Since all the Ninja Beasts are coming in one box, it also means that the contents aren't separated in the same way they usually would be either. The colours of each runner are a pretty big giveaway as to which Beast they're for, but for some of the non-primary ones (black, white, silver and gold) there are bits for a number of different components. Similarly all of the stickers have been loaded onto a single sheet, laid out in numbered sections (which correspond with each Beast's instruction leaflet) to denote which is which. But most shocking of all, despite the price of the set, its Premium Bandai status and just how much has been packed in here - only one piece of that addictive Bandai brand soda candy has been included. Absolutely disgraceful if you ask me.

The first God Beast that the instructions suggest to build is God Saruder, the ape-like beast of NinjaRed. As the only humanoid component in Kakure Daishogun this build is actually quite similar to the Muteki Shogun Beast Generals - albeit with a much more streamlined form and more manageable articulation. It's a fully articulated kit sporting a rotating head, ball jointed shoulders, hinged elbows, rotating wrists, ball jointed hips and hinged knees. On top of that it's the only piece of this set to have accessories - the Saruder Double swords, which can also combine together (although with this model it's just a case of pegging them in on either side of the hand) into a twin-bladed spear weapon. When not in use, the swords can be pegged onto God Saruder's back. With a pre-painted head sculpt and leg sections as well as stickers that suffice even if you prefer to paint your kits, God Saruder is an excellent start to this set and a solid model kit even on its own.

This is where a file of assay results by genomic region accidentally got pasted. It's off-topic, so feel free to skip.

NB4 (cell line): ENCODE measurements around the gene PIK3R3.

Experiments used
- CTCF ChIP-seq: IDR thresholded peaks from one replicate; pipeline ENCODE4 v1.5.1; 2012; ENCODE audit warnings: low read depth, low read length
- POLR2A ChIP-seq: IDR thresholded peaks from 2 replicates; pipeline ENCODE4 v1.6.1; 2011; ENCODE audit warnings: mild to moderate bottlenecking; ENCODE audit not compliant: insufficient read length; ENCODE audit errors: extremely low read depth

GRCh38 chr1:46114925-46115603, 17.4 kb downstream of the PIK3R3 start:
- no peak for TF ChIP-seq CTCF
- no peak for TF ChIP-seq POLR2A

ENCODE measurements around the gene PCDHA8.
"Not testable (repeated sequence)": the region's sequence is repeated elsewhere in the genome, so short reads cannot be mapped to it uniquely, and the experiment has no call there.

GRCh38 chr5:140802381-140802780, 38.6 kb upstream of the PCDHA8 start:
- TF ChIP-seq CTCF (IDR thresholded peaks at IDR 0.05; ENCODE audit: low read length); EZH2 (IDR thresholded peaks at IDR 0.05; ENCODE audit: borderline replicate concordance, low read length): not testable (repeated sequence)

Next up is God Kark, NinjaWhite's God Beast and known to Power Rangers fans as the Pink Ranger's Crane Zord (despite it actually being red rather than pink outside of the original Bandai of America release). God Kark is by far and large the smallest component of this set and thus both an extremely simple build and relatively uninteresting in terms of features. It does however feature moveable wings and a jointed head and neck section, both of which are required for its transformation to the head of Kakure Daishogun. Stored in its underside is the combined robot's faceplate, which like all Super Mini-Pla releases is pre-painted and ready to go straight out of the box.